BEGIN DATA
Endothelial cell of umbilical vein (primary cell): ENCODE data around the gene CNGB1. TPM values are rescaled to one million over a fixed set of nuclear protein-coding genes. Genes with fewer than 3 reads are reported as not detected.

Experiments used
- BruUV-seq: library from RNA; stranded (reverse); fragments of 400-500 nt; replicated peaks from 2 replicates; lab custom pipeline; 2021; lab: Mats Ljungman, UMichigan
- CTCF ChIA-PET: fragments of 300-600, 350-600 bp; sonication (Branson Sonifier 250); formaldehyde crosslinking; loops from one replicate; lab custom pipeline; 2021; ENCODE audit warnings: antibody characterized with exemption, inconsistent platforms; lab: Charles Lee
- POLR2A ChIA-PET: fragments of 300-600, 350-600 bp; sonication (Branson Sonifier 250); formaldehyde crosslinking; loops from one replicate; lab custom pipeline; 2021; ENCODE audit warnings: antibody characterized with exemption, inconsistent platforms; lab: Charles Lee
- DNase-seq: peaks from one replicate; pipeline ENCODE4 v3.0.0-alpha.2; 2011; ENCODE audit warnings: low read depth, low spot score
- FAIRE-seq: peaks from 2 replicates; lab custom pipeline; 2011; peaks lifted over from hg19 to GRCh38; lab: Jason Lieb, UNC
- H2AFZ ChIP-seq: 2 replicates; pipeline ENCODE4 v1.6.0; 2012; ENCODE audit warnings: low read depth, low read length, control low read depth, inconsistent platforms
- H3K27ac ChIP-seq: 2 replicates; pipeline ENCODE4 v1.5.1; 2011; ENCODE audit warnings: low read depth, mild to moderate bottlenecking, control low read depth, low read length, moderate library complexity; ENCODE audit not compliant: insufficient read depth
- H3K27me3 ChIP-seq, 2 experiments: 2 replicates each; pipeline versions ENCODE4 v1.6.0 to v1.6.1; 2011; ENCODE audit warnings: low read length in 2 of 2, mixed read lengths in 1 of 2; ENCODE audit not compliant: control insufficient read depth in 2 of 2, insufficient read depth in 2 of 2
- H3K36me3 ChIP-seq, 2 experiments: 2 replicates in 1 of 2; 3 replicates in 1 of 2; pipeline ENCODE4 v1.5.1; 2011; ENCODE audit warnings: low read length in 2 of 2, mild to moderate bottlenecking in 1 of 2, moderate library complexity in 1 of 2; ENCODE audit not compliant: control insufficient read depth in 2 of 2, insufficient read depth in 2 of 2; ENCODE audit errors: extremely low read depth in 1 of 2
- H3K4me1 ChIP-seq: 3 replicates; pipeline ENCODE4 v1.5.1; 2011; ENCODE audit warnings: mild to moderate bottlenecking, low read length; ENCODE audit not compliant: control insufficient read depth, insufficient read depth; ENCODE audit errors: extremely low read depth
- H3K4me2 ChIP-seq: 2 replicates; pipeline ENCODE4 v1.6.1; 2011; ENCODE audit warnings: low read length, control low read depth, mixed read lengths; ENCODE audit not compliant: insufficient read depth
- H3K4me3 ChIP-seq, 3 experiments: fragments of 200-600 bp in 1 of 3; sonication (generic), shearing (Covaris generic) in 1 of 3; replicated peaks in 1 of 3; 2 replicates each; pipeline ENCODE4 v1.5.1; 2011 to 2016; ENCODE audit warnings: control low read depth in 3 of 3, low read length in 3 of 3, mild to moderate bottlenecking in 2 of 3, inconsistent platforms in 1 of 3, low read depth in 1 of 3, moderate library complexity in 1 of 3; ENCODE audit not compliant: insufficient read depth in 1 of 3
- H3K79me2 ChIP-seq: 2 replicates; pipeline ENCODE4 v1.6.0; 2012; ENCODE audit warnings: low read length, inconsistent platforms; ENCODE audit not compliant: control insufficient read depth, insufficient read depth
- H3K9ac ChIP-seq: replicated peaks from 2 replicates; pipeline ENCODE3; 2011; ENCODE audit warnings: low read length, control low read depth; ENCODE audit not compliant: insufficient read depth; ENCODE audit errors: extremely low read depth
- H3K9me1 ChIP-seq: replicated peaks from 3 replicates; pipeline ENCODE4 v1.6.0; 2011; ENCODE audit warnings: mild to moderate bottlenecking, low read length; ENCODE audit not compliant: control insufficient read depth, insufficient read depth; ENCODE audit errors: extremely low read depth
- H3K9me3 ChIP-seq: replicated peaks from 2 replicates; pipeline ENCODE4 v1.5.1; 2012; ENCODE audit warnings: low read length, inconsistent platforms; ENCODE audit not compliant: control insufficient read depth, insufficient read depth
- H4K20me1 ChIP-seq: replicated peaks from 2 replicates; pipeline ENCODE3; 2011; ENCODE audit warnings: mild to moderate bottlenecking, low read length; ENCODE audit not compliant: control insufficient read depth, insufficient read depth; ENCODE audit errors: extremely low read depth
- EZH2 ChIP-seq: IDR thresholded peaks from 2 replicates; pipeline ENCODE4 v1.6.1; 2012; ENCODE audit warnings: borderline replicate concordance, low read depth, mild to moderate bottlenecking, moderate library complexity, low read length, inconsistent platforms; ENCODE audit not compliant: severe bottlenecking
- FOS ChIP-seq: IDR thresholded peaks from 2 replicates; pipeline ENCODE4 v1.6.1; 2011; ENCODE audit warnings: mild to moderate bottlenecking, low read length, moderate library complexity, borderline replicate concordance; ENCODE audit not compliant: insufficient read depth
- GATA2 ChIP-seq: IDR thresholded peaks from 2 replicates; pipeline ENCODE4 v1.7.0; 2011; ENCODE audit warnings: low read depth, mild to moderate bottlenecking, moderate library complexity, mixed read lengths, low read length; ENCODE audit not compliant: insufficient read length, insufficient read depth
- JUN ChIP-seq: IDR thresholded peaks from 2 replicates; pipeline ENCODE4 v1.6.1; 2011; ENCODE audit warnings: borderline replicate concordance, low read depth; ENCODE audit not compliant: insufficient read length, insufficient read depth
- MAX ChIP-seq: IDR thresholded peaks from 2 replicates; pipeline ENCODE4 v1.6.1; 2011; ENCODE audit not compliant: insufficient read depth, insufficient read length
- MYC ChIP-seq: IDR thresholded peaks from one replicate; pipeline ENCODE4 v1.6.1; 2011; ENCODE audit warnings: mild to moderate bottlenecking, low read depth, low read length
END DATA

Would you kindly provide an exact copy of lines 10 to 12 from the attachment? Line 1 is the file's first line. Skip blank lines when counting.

- H3K27me3 ChIP-seq, 2 experiments: 2 replicates each; pipeline versions ENCODE4 v1.6.0 to v1.6.1; 2011; ENCODE audit warnings: low read length in 2 of 2, mixed read lengths in 1 of 2; ENCODE audit not compliant: control insufficient read depth in 2 of 2, insufficient read depth in 2 of 2
- H3K36me3 ChIP-seq, 2 experiments: 2 replicates in 1 of 2; 3 replicates in 1 of 2; pipeline ENCODE4 v1.5.1; 2011; ENCODE audit warnings: low read length in 2 of 2, mild to moderate bottlenecking in 1 of 2, moderate library complexity in 1 of 2; ENCODE audit not compliant: control insufficient read depth in 2 of 2, insufficient read depth in 2 of 2; ENCODE audit errors: extremely low read depth in 1 of 2
- H3K4me1 ChIP-seq: 3 replicates; pipeline ENCODE4 v1.5.1; 2011; ENCODE audit warnings: mild to moderate bottlenecking, low read length; ENCODE audit not compliant: control insufficient read depth, insufficient read depth; ENCODE audit errors: extremely low read depth